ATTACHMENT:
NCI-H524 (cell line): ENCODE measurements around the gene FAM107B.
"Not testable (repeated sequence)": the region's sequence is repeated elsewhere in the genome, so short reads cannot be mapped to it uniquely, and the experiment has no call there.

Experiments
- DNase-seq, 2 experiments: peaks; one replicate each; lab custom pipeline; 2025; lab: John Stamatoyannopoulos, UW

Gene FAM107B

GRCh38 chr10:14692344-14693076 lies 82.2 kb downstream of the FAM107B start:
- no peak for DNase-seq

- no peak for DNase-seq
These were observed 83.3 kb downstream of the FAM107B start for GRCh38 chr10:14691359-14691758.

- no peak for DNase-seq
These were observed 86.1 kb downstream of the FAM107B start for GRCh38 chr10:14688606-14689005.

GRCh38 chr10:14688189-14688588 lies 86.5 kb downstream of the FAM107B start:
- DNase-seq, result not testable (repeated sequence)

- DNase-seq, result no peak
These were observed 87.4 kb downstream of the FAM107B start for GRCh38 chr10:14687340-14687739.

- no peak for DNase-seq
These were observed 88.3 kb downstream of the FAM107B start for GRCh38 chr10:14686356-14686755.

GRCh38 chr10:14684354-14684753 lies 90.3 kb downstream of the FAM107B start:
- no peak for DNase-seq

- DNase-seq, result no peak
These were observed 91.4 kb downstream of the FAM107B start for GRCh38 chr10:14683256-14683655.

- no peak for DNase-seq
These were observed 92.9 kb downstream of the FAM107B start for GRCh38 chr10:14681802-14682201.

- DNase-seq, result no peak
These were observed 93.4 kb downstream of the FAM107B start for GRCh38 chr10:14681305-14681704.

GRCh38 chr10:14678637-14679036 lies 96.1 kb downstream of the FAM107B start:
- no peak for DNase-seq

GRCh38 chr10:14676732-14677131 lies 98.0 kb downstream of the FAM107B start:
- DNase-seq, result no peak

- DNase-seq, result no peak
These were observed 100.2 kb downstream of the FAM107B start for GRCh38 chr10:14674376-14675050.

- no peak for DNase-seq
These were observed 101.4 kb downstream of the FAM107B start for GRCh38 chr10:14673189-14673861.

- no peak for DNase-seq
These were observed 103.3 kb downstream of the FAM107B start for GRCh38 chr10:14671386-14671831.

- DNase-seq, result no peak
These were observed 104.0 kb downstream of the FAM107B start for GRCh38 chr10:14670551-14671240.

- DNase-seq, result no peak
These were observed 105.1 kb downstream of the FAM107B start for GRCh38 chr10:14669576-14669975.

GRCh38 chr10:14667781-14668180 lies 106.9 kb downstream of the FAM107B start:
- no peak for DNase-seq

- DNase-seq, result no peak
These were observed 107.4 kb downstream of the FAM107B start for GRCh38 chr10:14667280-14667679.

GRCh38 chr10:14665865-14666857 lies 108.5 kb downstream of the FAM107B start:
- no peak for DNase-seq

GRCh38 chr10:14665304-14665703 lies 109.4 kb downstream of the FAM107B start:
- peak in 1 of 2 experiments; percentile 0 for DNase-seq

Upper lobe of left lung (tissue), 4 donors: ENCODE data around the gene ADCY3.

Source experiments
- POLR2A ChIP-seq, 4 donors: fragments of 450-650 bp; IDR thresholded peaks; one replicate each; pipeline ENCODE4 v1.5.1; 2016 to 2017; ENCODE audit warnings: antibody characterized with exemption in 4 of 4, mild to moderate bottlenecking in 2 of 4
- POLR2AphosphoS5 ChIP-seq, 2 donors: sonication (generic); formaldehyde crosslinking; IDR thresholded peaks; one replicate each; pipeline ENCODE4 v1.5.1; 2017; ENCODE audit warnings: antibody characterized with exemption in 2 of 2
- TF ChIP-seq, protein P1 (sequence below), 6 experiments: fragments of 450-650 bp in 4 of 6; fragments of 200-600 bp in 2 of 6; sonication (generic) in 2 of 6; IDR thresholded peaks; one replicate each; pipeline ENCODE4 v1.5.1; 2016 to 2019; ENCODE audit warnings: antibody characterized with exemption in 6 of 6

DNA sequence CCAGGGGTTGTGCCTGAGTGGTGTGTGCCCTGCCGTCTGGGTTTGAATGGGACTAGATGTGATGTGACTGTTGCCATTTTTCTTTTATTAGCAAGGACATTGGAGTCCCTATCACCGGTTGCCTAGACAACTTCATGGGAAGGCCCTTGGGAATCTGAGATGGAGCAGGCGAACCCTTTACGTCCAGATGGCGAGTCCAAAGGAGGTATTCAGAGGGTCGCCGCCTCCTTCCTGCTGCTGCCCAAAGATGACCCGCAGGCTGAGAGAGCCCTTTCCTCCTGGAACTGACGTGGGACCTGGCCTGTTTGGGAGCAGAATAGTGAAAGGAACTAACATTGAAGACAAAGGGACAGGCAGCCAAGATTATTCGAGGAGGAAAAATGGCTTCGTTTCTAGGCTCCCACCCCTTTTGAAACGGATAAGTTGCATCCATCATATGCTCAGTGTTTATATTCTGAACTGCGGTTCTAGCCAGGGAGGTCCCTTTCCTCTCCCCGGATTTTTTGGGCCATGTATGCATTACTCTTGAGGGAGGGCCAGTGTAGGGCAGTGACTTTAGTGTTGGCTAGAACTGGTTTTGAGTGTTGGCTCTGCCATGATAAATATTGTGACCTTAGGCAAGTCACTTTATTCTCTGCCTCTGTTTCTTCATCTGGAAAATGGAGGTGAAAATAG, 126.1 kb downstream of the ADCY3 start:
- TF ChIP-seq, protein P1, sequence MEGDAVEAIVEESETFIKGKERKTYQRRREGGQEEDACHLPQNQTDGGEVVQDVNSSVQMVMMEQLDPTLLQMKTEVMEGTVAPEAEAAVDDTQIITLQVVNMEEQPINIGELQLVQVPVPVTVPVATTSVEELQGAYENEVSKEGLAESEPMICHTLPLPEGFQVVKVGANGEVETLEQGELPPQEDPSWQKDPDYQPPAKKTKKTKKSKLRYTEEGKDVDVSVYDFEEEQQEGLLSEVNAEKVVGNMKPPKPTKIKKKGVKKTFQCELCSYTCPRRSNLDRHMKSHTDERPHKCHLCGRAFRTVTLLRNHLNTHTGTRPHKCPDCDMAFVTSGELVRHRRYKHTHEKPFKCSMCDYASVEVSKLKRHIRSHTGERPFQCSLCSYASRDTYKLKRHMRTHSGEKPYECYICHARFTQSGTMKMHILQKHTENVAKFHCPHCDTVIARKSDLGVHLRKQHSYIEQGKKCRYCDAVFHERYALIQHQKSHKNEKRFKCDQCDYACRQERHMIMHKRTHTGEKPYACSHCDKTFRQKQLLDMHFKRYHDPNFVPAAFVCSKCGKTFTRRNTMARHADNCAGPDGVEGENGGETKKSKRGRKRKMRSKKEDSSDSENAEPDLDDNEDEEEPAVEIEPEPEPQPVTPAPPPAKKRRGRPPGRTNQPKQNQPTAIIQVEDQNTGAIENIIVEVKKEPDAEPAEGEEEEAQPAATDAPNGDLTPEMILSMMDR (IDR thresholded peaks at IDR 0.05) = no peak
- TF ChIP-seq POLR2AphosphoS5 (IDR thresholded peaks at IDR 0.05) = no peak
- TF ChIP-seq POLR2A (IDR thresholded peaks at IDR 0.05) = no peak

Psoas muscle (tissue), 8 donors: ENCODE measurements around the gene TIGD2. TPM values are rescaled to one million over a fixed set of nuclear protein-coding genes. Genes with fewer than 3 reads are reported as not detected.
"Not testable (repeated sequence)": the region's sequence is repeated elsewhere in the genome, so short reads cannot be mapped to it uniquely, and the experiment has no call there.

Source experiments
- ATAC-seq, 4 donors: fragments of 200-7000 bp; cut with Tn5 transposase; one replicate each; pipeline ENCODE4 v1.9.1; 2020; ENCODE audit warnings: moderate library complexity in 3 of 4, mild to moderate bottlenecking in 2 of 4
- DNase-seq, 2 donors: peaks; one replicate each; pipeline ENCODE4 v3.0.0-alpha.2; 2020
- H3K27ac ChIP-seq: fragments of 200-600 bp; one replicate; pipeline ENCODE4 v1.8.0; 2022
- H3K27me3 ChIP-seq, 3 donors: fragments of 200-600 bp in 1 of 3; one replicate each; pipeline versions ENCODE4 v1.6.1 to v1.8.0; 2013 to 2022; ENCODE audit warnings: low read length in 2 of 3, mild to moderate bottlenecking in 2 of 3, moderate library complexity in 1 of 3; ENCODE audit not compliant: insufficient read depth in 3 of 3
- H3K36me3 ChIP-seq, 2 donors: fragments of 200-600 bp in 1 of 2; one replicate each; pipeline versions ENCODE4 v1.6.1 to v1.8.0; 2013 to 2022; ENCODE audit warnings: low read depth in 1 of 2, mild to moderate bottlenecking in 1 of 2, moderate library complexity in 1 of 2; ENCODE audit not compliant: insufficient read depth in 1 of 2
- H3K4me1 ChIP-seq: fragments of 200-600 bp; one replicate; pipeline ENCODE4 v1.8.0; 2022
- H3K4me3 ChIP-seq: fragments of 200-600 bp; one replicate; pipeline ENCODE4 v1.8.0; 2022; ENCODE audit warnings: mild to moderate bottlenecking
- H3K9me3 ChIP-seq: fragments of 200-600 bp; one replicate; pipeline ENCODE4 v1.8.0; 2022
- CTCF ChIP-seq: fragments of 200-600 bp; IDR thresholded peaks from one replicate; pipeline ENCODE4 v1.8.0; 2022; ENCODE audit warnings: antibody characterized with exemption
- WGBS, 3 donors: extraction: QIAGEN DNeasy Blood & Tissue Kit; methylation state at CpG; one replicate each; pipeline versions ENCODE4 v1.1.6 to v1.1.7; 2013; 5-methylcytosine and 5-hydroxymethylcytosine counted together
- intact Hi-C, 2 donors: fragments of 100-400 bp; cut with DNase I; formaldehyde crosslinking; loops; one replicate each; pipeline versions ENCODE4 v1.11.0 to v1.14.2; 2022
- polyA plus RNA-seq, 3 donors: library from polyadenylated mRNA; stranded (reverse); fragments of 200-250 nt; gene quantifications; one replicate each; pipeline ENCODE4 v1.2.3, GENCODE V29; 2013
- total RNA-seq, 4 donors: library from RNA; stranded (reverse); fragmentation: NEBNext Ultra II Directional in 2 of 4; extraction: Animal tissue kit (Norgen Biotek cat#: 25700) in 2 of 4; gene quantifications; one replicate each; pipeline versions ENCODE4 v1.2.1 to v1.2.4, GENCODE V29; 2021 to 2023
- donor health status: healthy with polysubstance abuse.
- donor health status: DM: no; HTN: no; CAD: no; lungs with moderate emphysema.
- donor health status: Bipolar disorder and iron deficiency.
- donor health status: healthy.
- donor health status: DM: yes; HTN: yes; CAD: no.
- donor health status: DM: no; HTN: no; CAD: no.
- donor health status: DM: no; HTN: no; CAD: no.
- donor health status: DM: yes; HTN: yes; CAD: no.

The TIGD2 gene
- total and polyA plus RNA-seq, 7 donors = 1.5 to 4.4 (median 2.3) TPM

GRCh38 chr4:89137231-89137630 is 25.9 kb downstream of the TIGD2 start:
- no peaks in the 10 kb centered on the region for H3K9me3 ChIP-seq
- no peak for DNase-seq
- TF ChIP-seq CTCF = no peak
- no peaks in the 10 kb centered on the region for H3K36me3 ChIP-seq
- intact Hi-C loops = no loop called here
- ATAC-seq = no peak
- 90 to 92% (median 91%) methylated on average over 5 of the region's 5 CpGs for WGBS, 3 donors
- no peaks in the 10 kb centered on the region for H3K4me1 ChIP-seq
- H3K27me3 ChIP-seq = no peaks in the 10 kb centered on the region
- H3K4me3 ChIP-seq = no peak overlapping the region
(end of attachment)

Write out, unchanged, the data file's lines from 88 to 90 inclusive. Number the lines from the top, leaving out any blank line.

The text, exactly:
- intact Hi-C loops = no loop called here
- ATAC-seq = no peak
- 90 to 92% (median 91%) methylated on average over 5 of the region's 5 CpGs for WGBS, 3 donors